Recently turning again to the beginning of my memoir, the part called "Providence," I felt a compulsion to return for a few days to the place I was born and grew up. It felt necessary once more to walk the city's old streets and to see its historic buildings. I had to be a girl reporter again, and gather more details about the place of my girlhood, in my desire to delve deeper and deeper into the past.

When I worked for The Providence Journal after college, the small New England city was struggling to get on its feet. Now there is a new vibrancy as department stores have become artists' lofts, and a bank building has turned into an art library and a dormitory for artists-to-be studying at the Rhode Island School of Design.

Much is different, but the essence of Providence is the same. As I worked at the Providence Public Library and the Rhode Island Historical Society--located in the old library where I fell in love with children's books--I did discover more and remember much more.

Now that I've returned home, I'm ready to settle down and write.  Read More 
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Do We Really Think Through Our Mothers?

The big purple bearded iris have started their annual blooming in my backyard, the ones my mother gave me from her garden, and the same ones she dug from her own mother's garden. Their genesis reminds me of Virginia Woolf's words in A Room of One's Own about thinking back through our mothers if we are women.

My mother, Adeline, was disinclined to give advice, and I got little or none from my three Rhode Island grandmothers, Helen and Persis, and my step-grandmother, Caroline. What did my mother's mother, Persis, learn from her New Hampshire mother? I looked up in a family history the given name of this great-grandmother, whom I had only seen in old black-and-white photographs, and was reminded it was Mary Emelina.

Searching for the names of female ancestors tells me how few of their words of wisdom are passed down from generation to generation. Although we are stamped with genetic memory, it is silent memory.

While working on a memoir, I still use the dictionary that Persis gave me at the age of ten. I re-read the few letters from Adeline and Helen that I managed to save, searching between the lines to learn what they knew. When we try to think back through our mothers, it is often a halting journey, but the blooming of the dark purple iris reminds me to try.  Read More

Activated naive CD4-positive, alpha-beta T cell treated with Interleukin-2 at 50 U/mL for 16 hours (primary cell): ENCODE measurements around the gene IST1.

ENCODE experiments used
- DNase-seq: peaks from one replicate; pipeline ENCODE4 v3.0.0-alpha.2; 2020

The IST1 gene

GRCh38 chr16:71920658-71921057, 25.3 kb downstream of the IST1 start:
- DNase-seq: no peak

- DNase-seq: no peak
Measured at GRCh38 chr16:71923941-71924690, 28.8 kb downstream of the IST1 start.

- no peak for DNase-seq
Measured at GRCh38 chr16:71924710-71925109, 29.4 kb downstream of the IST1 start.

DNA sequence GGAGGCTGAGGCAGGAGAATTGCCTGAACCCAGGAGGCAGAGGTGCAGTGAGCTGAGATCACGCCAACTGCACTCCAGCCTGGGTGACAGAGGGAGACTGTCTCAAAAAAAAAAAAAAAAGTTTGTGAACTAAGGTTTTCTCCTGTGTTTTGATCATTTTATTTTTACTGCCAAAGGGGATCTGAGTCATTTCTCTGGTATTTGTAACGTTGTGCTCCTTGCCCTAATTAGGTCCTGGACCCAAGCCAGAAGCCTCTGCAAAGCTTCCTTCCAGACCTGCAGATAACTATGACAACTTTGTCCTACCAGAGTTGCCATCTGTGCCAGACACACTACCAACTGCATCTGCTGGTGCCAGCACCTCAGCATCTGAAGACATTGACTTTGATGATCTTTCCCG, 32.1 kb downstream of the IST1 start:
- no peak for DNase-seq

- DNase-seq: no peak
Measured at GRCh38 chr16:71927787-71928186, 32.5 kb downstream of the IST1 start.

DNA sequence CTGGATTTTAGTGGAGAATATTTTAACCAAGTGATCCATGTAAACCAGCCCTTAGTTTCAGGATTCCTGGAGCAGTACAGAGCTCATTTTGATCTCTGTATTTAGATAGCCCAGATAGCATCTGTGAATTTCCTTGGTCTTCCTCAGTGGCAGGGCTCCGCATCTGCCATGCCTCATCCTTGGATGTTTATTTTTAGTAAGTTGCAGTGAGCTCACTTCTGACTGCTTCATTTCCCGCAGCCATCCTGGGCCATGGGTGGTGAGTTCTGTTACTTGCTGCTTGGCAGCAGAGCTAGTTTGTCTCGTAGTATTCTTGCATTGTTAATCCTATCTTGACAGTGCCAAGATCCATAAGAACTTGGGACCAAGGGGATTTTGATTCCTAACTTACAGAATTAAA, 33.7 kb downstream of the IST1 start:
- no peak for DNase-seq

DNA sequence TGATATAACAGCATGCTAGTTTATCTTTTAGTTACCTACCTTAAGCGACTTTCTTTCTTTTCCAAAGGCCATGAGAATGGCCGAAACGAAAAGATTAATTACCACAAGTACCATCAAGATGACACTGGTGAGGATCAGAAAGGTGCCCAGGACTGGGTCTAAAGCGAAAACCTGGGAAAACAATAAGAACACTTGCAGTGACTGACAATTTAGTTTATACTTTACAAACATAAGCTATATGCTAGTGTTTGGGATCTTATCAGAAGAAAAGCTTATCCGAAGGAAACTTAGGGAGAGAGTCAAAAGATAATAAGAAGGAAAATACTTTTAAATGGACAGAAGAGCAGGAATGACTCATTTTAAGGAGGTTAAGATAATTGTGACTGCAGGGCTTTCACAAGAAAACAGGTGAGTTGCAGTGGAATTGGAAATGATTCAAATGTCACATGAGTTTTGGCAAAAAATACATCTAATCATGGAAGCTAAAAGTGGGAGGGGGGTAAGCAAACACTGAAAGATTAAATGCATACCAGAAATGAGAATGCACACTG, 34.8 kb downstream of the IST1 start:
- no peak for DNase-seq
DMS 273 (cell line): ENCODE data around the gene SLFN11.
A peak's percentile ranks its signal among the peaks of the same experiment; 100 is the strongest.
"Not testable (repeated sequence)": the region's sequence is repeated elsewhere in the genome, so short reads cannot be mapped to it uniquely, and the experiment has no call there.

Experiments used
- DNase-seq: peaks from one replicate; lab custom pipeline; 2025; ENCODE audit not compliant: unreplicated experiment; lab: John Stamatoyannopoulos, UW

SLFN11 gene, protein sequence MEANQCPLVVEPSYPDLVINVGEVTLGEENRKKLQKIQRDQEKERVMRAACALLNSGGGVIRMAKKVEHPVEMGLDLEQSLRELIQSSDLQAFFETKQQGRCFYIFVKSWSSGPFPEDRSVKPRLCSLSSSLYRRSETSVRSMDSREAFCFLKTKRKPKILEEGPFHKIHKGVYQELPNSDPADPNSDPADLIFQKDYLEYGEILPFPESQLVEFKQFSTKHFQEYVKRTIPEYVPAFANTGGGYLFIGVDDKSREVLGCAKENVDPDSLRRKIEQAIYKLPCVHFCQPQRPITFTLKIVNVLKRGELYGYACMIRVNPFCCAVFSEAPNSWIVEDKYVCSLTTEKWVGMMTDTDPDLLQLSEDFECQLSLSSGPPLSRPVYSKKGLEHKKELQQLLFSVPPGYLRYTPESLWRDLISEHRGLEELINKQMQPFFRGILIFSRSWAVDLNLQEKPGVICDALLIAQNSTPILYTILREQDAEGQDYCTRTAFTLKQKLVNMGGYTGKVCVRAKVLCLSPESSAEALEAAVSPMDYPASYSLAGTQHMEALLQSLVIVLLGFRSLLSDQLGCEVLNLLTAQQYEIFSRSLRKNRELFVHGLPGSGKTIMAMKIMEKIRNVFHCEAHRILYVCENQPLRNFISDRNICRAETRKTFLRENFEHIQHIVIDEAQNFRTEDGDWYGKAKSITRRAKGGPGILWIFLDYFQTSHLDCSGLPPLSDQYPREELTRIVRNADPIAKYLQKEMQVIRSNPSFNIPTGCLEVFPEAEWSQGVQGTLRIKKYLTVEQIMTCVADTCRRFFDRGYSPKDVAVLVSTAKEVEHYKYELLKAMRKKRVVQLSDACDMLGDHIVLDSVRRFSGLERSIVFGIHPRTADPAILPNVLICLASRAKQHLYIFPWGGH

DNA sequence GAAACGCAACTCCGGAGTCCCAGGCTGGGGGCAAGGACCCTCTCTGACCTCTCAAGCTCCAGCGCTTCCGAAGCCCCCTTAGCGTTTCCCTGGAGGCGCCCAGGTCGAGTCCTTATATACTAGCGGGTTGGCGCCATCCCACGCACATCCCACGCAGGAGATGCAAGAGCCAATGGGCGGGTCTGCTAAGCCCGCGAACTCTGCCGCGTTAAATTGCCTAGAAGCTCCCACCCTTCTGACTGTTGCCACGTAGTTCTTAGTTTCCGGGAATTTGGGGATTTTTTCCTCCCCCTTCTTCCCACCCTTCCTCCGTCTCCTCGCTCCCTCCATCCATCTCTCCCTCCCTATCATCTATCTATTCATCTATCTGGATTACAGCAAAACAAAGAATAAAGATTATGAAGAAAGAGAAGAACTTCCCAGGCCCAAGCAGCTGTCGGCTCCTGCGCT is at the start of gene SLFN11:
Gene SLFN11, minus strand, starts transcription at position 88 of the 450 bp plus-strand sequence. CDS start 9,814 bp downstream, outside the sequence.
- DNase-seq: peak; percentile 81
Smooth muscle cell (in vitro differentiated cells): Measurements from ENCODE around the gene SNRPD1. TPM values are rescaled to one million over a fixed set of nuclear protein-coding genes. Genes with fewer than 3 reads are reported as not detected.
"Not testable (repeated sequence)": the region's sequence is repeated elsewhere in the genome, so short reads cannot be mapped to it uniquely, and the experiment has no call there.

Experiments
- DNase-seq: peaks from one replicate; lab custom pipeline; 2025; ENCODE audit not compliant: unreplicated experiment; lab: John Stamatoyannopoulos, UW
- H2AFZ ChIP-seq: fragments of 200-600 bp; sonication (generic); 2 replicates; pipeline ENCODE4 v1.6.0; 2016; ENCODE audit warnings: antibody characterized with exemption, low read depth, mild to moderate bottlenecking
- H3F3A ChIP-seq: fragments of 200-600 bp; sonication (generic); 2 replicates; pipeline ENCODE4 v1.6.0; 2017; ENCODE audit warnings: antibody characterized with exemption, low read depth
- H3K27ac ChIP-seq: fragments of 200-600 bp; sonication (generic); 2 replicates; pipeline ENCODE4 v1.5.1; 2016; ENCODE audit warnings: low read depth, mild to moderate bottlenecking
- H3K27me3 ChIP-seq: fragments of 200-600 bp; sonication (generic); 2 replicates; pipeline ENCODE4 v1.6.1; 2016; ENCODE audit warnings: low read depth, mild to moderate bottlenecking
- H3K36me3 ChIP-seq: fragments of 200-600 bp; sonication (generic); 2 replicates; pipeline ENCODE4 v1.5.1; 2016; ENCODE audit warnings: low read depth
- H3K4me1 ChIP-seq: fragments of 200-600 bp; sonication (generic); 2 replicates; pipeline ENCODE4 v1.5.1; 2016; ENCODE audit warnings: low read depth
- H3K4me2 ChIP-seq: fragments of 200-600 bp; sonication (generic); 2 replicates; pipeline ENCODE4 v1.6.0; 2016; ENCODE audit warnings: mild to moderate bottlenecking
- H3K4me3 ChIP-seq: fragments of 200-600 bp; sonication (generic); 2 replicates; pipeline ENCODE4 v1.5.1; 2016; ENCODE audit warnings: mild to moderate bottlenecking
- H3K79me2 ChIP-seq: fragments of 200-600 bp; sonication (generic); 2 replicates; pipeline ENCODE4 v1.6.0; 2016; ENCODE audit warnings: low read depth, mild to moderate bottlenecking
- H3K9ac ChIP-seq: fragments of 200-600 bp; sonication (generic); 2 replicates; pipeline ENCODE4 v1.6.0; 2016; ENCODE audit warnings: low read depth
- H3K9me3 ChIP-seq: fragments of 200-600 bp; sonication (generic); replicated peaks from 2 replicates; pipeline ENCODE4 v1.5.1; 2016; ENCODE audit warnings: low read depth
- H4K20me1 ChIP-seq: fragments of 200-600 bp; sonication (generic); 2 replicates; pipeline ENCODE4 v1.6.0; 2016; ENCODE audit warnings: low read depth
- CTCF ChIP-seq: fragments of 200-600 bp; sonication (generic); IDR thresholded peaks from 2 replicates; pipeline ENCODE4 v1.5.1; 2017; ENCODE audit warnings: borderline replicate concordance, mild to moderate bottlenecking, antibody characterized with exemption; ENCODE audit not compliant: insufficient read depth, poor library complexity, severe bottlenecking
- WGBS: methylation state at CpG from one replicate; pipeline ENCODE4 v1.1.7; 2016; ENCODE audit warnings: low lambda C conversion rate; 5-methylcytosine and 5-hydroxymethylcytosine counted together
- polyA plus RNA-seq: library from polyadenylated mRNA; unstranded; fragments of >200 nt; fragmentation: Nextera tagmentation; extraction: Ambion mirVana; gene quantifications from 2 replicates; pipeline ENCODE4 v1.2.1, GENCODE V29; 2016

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How A Writer Used her Guilt About Not Writing

Four Tenths of an Acre is a book I wrote out of, well, guilt. After moving from the city to the country, I spent many afternoons gardening in the yard behind my house instead of working on the biography I was supposed to be writing.

This gardening memoir grew, ironically, out of all those afternoons of not writing.

It was a time when I saw everything through a gardener's green glasses. As I taught myself how to grow perennials, I took detailed notes in one garden notebook after another about planting, weeding, deadheading, watering, and all the rest. Before long I had filled many notebooks, and I realized I had the makings of a book.

I am gratified that more than 700 readers tossed their hats into the ring for a chance to win a copy of the book during the recent Goodreads Giveaway, and I've been busy during the past few weeks sending books out to the two dozen winners.  Read More 
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Memoir or Fiction? Carol Ascher Answers

Carol Ascher, my friend and neighbor in Sharon, Connecticut, has written in the genres of fiction and memoir, and she answers my questions about the differences between them.

You've written a memoir about your father and two novels with a father figure? Why did you use non-fiction and fiction when writing about this topic?

My father was so important to who I am as an intellectual, aesthetic, and political individual, and since our relationship ended in a violent break shortly before he died, I've written about him three times.

The first time was in The Flood, about a ten-year-old girl in a refugee family in Kansas in 1951, an "autobiographical novel,"  Read More